Copyright Czar Wants To Make A Big Change To Copyright Law

from the didn't-see-this-coming dept

The official Register of Copyrights for the US, Marybeth Peters, has shown a history of always pushing much stricter copyright laws that would, in many ways, clamp down on innovation in the creative space. Often, it's seemed like she didn't really understand the unintended consequences of what she was promoting -- but just wanted to lock down everything as much as possible. That's why it's surprised a ton of people this morning to find out that Peters is suddenly advocating a major change in copyright law, getting rid of the compulsory license for mechanical reproduction rights. There's a lot of open discussion on whether or not this is a good or bad thing -- and the feeling seems to be that it could go both ways. The unintended consequences of such a move aren't entirely clear, but it's generating plenty of discussion. On a first pass look, it sounds like Peters is getting some of it right, and some of it wrong. It is important to overhaul parts of existing copyright law in order to have the law better reflect what the technology allows. However, the proposal today seems like a partial step, rather than a complete look at solving issues across the board. That means that the changes seem likely to just shift the problems elsewhere, rather than really solve them. However, considering that no one was really discussing changing copyright law at all, it seems like a good thing that the door has been opened.

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  1. identicon
    Anonymous Coward, 22 Jun 2005 @ 3:50pm

    Re: what does this mean?

    US copyright law is a byzantine patchwork of rules, regulations, and exceptions that vary widely and capriciously depending upon the category that the work falls under. AFAIK, compulsory licensing only applies to the making and distribution of audio recordings.

    If I write book or produce a video, I can grant or deny a license to reproduce (publish) the book as I please for the duration of the copyright. If I write a song or compose a symphony, I only have the right to determine if, and when, and by whom it is first recorded. After that initial publication, I cannot deny anyone the right to record the song. US law compels me to license the song at a maximum statutory rate (per copy) to everyone who asks. You might negotiate directly with me for a lower rate, or you might go through the Harry Fox Agency whom I have authorized to collect the statutory rate on my behalf.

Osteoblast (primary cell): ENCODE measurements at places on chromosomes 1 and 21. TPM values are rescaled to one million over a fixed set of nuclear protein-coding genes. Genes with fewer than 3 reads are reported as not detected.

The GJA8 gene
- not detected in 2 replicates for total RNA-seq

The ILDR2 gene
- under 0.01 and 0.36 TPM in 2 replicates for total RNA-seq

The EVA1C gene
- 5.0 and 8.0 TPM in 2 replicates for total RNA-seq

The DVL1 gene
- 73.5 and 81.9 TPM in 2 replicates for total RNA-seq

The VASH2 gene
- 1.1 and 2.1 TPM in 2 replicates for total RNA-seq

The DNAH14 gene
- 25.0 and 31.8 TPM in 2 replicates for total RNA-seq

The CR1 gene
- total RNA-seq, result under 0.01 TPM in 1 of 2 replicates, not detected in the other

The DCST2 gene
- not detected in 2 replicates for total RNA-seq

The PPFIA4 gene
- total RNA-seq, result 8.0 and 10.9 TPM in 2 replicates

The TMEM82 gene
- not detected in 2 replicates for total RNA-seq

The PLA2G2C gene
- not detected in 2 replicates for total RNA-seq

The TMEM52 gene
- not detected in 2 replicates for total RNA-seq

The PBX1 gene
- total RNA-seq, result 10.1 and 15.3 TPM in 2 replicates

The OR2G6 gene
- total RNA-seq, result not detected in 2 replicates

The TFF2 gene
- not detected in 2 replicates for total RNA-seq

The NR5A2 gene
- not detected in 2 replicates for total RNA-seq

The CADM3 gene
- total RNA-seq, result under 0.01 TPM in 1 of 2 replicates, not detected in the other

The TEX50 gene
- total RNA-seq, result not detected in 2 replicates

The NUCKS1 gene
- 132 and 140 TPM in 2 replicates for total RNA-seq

Now, let's say that you have produced a CD, and paid me the licensing fees. No one else may reproduce that specific recording without a license from you, and if they do, they also must pay me per song, per copy as well. Compulsory licensing applies to my songs, but not to the specific recording. You may deny anyone the right to reproduce the recording.

    If the band that performed on the CD decides to "take the show on the road" then someone (the band, or the promoter, or the venue) must pay me royalties. The band or promoter may negotiate directly with me or may check with one of the songwriter/composer societies (BMI, ASCAP or SESAC) to see if I have authorized one of them to handle the performance rights for the song.

    If someone goes through BMI, ASCAP, or SESAC, then he can't just license my song, he has to license the entire catalog of songs for an annual fee which itself is determined by a complicated list of criteria which is different for each organization.

    Want to broadcast one of the bands concerts? More licensing; more complications. Want to broadcast the CD? Different rules again.

    Like I said, byzantine. It is the inevitable outcome of trying to force a square peg into a round hole: Intellectual "property" is not a natural concept.

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